Recently, Michele Olson, PhD, The Exercise Doctor, was kind enough to agree to doing an “interview” for Two Belles. Dr. Olson is a professor of physical education and exercise science in the School of Education at Auburn University. She has a clinical background in exercise physiology. With more than seventy-five publications, she is renowned for her research concerning women and physical activity. We are excited to share her answers to some of our questions.
Can you tell us a little about yourself? When did you decide to pursue a career and doctorate in the field of health and fitness? What was your motivation?
Great question! I did not know what I wanted to do for the longest time! I was a collegiate tennis player and working on a business degree but, I just wasn’t inspired by business. In my heart, I loved physical education and my tennis coach, who was an excellent P.E. teacher. I started working out with the football team – it wasn’t that cool to work out as a tennis player when I was in college I soon started beating and outlasting other players who I had not beaten in the past. I wanted to learn more about sports conditioning – and…the rest as they say is “history.” I stayed in school and got a doctorate and learned how to be a researcher – to get at the “truth” about exercise and conditioning.
Many times when exercisers begin a fitness program they take on too much, too soon and risk injury or over-training. What exactly is over-training? What are some of the signs or symptoms of over-training?
Over-training and getting over-use injuries…taking on too much, or, progressing too quickly can result, unfortunately, with both. Signs include difficulty sleeping, feeling like your heart rate is thumping away even at rest, twitching of the legs and trouble overcoming soreness – of course, feeling a bit drained as well. Rest days are as important as exercise days. Recovery/rest is one of the three major principles of exercise! All of us need a workout plan to stay on track and that plan should always include off/rest days – just like athletes.
Recently there has been a lot of buzz around “functional fitness”. What is the benefit of functional strength training compared to traditional strength training?
You train your body doing movements that somewhat mimic your daily life activities – squatting down and lifting, etc. the idea is that functional training like squatting while doing a biceps curl is that you get so many major muscles working – for one – and, in real life, you do squat down and lift up your gym bag, your child, briefcase, etc. The other great thing about functional moves is that they use so many body parts and, thus, burn more calories than isolated lifting – such as standing doing lateral raises for your shoulders. When you do that, you do isolate your shoulders to define them but, you burn fewer calories and do a movement pattern that rarely occurs in daily life – or sports.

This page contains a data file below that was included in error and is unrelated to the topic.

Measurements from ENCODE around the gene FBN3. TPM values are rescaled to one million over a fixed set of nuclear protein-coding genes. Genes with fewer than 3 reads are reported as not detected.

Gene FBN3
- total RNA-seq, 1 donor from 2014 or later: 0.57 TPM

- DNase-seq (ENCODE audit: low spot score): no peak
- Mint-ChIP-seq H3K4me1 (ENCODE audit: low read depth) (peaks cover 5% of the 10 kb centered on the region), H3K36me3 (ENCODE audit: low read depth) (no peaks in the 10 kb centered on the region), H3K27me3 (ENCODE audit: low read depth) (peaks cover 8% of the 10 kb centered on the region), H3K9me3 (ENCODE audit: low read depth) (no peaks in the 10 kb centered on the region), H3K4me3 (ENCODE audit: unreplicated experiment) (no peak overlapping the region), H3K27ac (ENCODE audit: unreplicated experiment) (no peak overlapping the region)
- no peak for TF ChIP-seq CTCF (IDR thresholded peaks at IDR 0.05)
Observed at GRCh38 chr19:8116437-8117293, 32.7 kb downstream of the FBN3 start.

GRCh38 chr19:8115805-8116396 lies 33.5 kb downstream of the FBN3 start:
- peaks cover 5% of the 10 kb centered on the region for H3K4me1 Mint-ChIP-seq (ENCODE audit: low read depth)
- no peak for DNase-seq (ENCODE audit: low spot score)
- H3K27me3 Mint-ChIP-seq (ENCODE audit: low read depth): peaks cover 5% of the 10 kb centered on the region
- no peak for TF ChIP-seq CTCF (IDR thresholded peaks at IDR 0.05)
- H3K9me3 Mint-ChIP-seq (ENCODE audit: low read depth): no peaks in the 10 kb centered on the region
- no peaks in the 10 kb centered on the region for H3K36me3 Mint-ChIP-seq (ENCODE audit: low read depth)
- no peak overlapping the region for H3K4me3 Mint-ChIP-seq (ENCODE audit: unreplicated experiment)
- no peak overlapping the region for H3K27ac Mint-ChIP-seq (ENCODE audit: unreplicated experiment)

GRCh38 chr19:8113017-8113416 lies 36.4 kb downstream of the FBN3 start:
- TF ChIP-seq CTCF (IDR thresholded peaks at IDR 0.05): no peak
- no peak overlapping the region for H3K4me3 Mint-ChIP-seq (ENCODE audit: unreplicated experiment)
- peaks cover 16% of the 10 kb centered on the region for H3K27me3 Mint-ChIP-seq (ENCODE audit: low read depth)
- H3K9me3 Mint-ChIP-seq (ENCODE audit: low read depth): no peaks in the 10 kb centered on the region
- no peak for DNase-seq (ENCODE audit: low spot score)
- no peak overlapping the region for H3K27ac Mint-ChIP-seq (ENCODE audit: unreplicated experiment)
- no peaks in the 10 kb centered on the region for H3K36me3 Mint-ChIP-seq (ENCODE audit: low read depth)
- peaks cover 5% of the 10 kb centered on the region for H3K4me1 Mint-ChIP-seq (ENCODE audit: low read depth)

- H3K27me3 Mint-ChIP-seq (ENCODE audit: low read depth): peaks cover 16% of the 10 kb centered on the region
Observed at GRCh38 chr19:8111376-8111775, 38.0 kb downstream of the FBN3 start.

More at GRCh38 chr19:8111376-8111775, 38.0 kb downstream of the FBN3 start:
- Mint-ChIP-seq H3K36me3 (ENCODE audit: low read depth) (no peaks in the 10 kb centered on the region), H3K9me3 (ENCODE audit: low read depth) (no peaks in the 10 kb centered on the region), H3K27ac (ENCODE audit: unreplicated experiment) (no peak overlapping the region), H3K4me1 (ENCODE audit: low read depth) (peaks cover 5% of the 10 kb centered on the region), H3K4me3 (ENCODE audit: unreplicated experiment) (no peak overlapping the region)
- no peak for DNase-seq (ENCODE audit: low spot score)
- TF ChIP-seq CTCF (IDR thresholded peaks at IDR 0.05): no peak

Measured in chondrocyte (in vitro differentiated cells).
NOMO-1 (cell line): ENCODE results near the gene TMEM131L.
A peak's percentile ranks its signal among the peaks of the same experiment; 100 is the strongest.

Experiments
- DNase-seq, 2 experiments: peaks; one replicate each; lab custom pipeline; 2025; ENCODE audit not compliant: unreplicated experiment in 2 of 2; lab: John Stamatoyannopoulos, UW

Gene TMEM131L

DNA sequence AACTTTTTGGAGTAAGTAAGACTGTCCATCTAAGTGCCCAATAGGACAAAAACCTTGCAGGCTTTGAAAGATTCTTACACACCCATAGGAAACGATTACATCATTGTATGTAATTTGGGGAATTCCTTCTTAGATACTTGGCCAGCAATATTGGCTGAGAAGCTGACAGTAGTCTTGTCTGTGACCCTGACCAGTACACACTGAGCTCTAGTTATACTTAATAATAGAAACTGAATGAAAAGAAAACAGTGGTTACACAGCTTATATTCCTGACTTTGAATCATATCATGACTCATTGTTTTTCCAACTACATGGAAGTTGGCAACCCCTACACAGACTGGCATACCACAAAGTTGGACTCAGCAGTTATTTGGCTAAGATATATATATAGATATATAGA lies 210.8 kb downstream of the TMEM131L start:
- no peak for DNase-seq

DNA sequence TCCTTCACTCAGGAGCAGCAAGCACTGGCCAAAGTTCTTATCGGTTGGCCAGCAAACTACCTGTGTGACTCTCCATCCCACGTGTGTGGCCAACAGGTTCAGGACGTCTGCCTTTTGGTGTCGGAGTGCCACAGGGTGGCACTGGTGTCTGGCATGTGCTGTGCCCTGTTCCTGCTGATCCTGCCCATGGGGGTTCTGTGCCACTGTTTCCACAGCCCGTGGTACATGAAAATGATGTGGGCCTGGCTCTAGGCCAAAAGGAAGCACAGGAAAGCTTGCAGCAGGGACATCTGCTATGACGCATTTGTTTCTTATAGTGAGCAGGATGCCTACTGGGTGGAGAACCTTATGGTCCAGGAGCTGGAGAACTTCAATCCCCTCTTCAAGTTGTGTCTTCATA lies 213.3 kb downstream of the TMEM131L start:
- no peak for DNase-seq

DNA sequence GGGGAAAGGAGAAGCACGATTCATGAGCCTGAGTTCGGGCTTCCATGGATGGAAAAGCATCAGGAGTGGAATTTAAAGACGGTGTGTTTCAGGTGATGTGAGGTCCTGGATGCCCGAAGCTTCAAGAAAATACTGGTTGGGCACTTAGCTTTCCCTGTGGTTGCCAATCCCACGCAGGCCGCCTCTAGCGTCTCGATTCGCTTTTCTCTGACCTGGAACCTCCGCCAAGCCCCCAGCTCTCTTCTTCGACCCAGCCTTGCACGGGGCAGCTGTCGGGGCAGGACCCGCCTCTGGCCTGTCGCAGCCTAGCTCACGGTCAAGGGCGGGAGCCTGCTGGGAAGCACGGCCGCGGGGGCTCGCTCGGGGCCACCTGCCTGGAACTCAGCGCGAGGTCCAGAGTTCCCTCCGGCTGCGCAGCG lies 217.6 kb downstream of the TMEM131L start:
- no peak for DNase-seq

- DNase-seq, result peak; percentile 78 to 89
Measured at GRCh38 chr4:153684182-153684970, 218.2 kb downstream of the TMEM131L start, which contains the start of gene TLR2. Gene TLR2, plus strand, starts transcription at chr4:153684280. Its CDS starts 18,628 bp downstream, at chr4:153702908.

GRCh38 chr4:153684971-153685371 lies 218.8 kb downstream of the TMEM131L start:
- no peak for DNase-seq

Kettlebells are predicted to become a popular fitness trend in 2011. What fitness trends have you seen come and go and which ones are here to stay?
Here’s my take on that – some fitness trends have a short first life…if they are actually a trend and not a gimmick, they come back. Boot camp classes, kickboxing and Pilates all emerged in the early 90’s to tepid audiences…but, they came back with a roar and stuck around 2006 or so. Why? They all get your heart rate up, are fun and fill-in gaps in our workout routines…especially Pilates. More and more people see the benefit even if they aren’t sweating buckets. The core is more important than ever and Pilates (yoga), b/c they condition the core, give us more strength and stability doing our boot camp and kick box classes! We do better when we work up a sweat if we get a great core for Pilates. Many realize this now.
Recently, The Firm released its latest system, Firm Express, can you touch upon your involvement in the project?
As when I was a Reebok Master Trainer and on many program development teams, my role with the Firm Express was to ensure that the workout moves and that the newer, shorter intervals exceeded the ACSM guidelines for appropriate 20 minute workouts. I tested the energy cost — and the Firm Express workouts do, indeed, burn twice the calories of moderate intensity steady state exercise. As such, we have seen good success in test clients who have done the program and dietary protocol.
Thank you for asking. Consumers have queried me about doing a companion upper body workout. I do intend to do more…where are all of the extra hours?? I think an upper body DVD with a couple of workouts such as a mat one, perhaps a Pilates-inspired one, etc. is something on my list. I know that I have been much more dedicated to my upper body, upper back, spine and abs the more I learn. We want to be fit from head-to-toe. I mean…if we can do 20 lunges on each leg, we should have a balanced body that can do 20 quality push-ups, right? Yes… right!